Hartley: D&D 5th Edition has 13 different classes that you can play as (wizard, fighter, rogue, barbarian etc) and I knew that I wanted this to feel like an ensemble, rather than one main character. After all, the whole point of the game is to play as a team of adventurers, working together against the challenges thrown at you. So I initially didn't know which classes to focus on and assigned all 13 classes a role. It was then at a production meeting that I was reminded how that means a significant increase in cast size and budget! So I then went through and wrote out 4 of the classes, to save them for a later season, perhaps.
There are several live or animated projects based on D&D in the works right now, including a full-length movie. Why is now the right time to adapt D&D games into more traditional media?
King: As a Dungeons and Dragons novice, I can see that D&D is having a massive resurgence right now. Whether it's people's desire for interaction within storytelling, or the acceptance of geek/nerd culture into the mainstream, or even just people jumping on the hot topic, it really feels like peoples interest is either lightly piqued by the game or they're already fully immersed and are looking for ancillary content to enjoy even more.
Hartley: Yes, Adam has said it well. I can't explain why D&D has become so popular recently any easier than I could describe the shape of a flame. I can certainly speculate, but what use is that to anyone. All I know for sure is that it is played by more people than ever before and there is an audience for D&D content.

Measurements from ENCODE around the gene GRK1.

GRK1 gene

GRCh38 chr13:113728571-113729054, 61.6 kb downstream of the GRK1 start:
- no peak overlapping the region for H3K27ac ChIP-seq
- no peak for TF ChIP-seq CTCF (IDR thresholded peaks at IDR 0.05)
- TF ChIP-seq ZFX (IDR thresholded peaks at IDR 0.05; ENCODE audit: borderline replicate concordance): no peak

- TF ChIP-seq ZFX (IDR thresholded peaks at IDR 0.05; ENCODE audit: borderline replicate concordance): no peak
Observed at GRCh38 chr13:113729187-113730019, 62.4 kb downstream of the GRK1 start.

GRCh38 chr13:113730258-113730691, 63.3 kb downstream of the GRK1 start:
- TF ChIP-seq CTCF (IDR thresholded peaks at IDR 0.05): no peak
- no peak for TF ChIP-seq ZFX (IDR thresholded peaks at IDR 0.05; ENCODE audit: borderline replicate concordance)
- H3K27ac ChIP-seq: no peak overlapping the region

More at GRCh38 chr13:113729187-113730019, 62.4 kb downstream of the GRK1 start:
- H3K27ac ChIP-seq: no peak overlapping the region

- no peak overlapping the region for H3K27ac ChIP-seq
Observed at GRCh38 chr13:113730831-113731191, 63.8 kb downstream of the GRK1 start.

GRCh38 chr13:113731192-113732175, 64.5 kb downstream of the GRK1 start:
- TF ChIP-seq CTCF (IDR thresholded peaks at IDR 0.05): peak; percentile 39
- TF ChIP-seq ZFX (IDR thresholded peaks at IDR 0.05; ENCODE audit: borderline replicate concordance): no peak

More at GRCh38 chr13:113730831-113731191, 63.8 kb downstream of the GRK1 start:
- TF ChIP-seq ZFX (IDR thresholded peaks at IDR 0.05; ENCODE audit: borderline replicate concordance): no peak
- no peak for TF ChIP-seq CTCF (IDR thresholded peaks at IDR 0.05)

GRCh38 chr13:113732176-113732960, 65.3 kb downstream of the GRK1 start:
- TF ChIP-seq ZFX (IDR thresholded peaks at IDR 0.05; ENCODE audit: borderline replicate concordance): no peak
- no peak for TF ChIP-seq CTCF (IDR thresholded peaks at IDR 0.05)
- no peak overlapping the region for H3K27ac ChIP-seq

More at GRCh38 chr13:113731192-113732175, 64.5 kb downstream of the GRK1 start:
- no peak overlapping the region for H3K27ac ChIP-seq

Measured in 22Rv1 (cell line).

If D&D Logic ends up being as popular as some of your other shows, would you want it to continue beyond the initial 10-episode run?
King: Even from before we started shooting we were pretty confident that our audience were going to love D&D Logic and already talk internally about what we want to showcase within Season 2, Season 3 and beyond. There are even some little easter eggs, character points and story points that we are setting up in season 1 that wont pay off until later seasons. So we're most certainly in the mindset of future seasons.
Hartley: I have a list of around 50 ideas for skits so I certainly hope it continues! And as Adam says, I have deliberately set up jokes that I don't intend to pay off until season 4 or beyond! As a DM, I am used to playing the long game!
Is there anything else you'd like to tell our readers to get them to tune into the show?
King: If you're a fan of D&D you're going to love how connected this show feels to the D&D game experience and the D&D community. If you're a VLDL fan you're going to love seeing all the Viva cast, in-jokes and comedy style you know and enjoy. If you're just a fan of comedy and nerd/geek culture in general you're going to love this homage to the trials and tribulations of a bunch of friends playing games together.
Hartley: Couldn't have said it better myself. There's something in here for a huge range of interests.0comments
D&D Logic stars Robert Hartley (Ash vs Evil Dead, 6 Days, Shortland Street), Adam King (Epic NPC Man, Bored, Baelin's Route), Phoenix Cross (Buzz Cut, Ahikaroa, Baelin's Route), Byron Coll (Jack the Giant Slayer, Power Rangers Ninja Steel, Shadow in the Cloud), Emmet Skilton (Young Rock, Power Rangers Beast Morphers, The Almighty Johnsons), Britt Scott Clark (Doctor Doctor, Bored, Epic NBP Man), Rowan Bettjeman (Avatar, Home By Christmas, PUBG Logic), Tameka Sowman Vahatau (Actually Alex, The Brokenwood Mysteries, Creamerie) and Ben Van Lier (The Water Horse, The Sounds, Souls Logic) playing the adventuring party with Alan Morrison (Clubbing in the Wild, Bored, Rekt) serving as the Dungeon Master. The first episode can be viewed above, or at Viva La Dirt League's YouTube channel.